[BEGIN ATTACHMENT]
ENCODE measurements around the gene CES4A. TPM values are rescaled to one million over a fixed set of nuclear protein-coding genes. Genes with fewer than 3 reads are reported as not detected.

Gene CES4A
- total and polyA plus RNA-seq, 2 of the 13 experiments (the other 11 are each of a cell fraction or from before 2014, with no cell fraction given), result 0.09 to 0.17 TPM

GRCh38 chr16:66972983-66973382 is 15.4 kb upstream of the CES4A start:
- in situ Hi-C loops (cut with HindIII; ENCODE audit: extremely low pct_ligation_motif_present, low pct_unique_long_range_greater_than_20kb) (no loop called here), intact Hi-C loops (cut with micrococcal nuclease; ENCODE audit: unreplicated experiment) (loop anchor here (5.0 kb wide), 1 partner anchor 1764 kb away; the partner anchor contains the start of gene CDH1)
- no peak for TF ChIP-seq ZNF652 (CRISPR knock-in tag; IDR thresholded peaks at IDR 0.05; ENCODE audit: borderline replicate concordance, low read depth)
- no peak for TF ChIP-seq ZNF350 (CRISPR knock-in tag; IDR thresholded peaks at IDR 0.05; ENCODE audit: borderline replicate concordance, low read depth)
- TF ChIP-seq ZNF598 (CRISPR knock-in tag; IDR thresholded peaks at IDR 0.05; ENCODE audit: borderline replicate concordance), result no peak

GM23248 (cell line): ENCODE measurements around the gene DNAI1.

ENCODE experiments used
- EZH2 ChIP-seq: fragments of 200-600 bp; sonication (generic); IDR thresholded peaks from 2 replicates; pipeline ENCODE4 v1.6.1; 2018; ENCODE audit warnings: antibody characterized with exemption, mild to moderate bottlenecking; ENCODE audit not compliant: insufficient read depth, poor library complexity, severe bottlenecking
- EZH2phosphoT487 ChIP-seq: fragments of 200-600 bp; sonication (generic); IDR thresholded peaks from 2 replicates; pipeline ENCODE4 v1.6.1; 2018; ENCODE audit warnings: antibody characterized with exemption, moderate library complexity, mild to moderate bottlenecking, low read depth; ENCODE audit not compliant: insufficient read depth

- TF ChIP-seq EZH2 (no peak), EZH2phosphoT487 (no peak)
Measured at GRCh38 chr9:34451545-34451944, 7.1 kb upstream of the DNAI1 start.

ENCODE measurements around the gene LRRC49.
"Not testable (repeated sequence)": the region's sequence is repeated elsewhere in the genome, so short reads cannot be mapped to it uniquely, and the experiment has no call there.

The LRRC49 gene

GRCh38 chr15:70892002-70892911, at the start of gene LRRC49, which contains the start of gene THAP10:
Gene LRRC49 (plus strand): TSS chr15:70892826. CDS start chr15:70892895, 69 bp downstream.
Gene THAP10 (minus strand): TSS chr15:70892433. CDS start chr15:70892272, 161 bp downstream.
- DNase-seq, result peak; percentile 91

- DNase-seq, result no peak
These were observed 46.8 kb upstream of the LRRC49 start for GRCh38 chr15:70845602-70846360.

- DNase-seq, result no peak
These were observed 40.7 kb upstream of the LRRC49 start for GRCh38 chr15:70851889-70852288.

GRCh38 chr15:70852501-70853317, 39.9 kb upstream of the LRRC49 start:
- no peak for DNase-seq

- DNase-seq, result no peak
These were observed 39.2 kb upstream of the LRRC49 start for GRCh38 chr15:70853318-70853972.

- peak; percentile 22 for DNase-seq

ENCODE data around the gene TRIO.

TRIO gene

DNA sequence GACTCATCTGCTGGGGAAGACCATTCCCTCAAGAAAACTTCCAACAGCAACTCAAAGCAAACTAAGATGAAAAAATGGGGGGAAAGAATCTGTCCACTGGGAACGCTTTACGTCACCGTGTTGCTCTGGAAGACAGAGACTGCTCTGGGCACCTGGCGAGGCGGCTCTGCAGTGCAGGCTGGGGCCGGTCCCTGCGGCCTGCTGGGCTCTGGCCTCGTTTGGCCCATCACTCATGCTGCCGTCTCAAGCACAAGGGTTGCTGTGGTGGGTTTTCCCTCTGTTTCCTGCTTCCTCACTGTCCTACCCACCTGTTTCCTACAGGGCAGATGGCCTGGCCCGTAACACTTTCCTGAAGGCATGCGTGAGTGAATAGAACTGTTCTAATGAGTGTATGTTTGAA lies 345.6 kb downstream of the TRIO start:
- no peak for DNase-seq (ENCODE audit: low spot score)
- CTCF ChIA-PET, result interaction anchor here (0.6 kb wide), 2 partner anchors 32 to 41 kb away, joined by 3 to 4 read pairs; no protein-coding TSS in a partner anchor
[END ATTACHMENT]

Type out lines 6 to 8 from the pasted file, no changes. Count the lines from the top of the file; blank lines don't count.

- no peak for TF ChIP-seq ZNF652 (CRISPR knock-in tag; IDR thresholded peaks at IDR 0.05; ENCODE audit: borderline replicate concordance, low read depth)
- no peak for TF ChIP-seq ZNF350 (CRISPR knock-in tag; IDR thresholded peaks at IDR 0.05; ENCODE audit: borderline replicate concordance, low read depth)
- TF ChIP-seq ZNF598 (CRISPR knock-in tag; IDR thresholded peaks at IDR 0.05; ENCODE audit: borderline replicate concordance), result no peak